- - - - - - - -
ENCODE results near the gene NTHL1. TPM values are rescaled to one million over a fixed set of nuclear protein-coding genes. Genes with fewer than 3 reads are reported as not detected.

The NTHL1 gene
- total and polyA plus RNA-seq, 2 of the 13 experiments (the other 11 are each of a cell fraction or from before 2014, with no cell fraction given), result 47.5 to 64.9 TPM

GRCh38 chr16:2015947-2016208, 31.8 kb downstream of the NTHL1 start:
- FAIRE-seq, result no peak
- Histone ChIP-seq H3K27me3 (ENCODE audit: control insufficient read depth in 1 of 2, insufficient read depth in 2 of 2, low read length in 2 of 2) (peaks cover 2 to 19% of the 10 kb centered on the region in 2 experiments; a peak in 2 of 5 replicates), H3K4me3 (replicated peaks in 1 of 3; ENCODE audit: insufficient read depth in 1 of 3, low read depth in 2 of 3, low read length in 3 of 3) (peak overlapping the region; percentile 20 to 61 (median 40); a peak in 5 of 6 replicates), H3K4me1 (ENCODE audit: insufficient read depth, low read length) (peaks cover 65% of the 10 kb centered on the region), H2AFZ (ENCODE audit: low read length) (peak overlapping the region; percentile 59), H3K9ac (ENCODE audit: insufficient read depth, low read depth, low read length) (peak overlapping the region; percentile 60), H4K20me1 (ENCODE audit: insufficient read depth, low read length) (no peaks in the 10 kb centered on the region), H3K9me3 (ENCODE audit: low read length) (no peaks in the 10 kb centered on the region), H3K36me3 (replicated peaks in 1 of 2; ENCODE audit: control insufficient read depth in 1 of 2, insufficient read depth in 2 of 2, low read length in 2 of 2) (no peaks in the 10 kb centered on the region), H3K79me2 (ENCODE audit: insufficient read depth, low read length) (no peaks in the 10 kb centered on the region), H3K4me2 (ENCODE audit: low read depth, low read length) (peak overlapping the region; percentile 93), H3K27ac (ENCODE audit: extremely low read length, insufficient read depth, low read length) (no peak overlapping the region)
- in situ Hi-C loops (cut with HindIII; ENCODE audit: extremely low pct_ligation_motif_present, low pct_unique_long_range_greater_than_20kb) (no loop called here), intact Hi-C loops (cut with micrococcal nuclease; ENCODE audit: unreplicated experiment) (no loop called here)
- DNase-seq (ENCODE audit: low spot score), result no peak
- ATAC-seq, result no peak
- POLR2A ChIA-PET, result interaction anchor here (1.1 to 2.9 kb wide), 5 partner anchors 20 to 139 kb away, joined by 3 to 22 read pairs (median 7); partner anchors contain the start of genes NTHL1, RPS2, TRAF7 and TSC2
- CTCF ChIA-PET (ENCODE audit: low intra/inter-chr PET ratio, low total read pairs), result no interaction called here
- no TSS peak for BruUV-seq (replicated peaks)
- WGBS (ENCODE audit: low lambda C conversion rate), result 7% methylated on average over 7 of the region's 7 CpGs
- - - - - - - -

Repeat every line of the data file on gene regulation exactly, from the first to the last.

ENCODE results near the gene NTHL1. TPM values are rescaled to one million over a fixed set of nuclear protein-coding genes. Genes with fewer than 3 reads are reported as not detected.

The NTHL1 gene
- total and polyA plus RNA-seq, 2 of the 13 experiments (the other 11 are each of a cell fraction or from before 2014, with no cell fraction given), result 47.5 to 64.9 TPM

GRCh38 chr16:2015947-2016208, 31.8 kb downstream of the NTHL1 start:
- FAIRE-seq, result no peak
- Histone ChIP-seq H3K27me3 (ENCODE audit: control insufficient read depth in 1 of 2, insufficient read depth in 2 of 2, low read length in 2 of 2) (peaks cover 2 to 19% of the 10 kb centered on the region in 2 experiments; a peak in 2 of 5 replicates), H3K4me3 (replicated peaks in 1 of 3; ENCODE audit: insufficient read depth in 1 of 3, low read depth in 2 of 3, low read length in 3 of 3) (peak overlapping the region; percentile 20 to 61 (median 40); a peak in 5 of 6 replicates), H3K4me1 (ENCODE audit: insufficient read depth, low read length) (peaks cover 65% of the 10 kb centered on the region), H2AFZ (ENCODE audit: low read length) (peak overlapping the region; percentile 59), H3K9ac (ENCODE audit: insufficient read depth, low read depth, low read length) (peak overlapping the region; percentile 60), H4K20me1 (ENCODE audit: insufficient read depth, low read length) (no peaks in the 10 kb centered on the region), H3K9me3 (ENCODE audit: low read length) (no peaks in the 10 kb centered on the region), H3K36me3 (replicated peaks in 1 of 2; ENCODE audit: control insufficient read depth in 1 of 2, insufficient read depth in 2 of 2, low read length in 2 of 2) (no peaks in the 10 kb centered on the region), H3K79me2 (ENCODE audit: insufficient read depth, low read length) (no peaks in the 10 kb centered on the region), H3K4me2 (ENCODE audit: low read depth, low read length) (peak overlapping the region; percentile 93), H3K27ac (ENCODE audit: extremely low read length, insufficient read depth, low read length) (no peak overlapping the region)
- in situ Hi-C loops (cut with HindIII; ENCODE audit: extremely low pct_ligation_motif_present, low pct_unique_long_range_greater_than_20kb) (no loop called here), intact Hi-C loops (cut with micrococcal nuclease; ENCODE audit: unreplicated experiment) (no loop called here)
- DNase-seq (ENCODE audit: low spot score), result no peak
- ATAC-seq, result no peak
- POLR2A ChIA-PET, result interaction anchor here (1.1 to 2.9 kb wide), 5 partner anchors 20 to 139 kb away, joined by 3 to 22 read pairs (median 7); partner anchors contain the start of genes NTHL1, RPS2, TRAF7 and TSC2
- CTCF ChIA-PET (ENCODE audit: low intra/inter-chr PET ratio, low total read pairs), result no interaction called here
- no TSS peak for BruUV-seq (replicated peaks)
- WGBS (ENCODE audit: low lambda C conversion rate), result 7% methylated on average over 7 of the region's 7 CpGs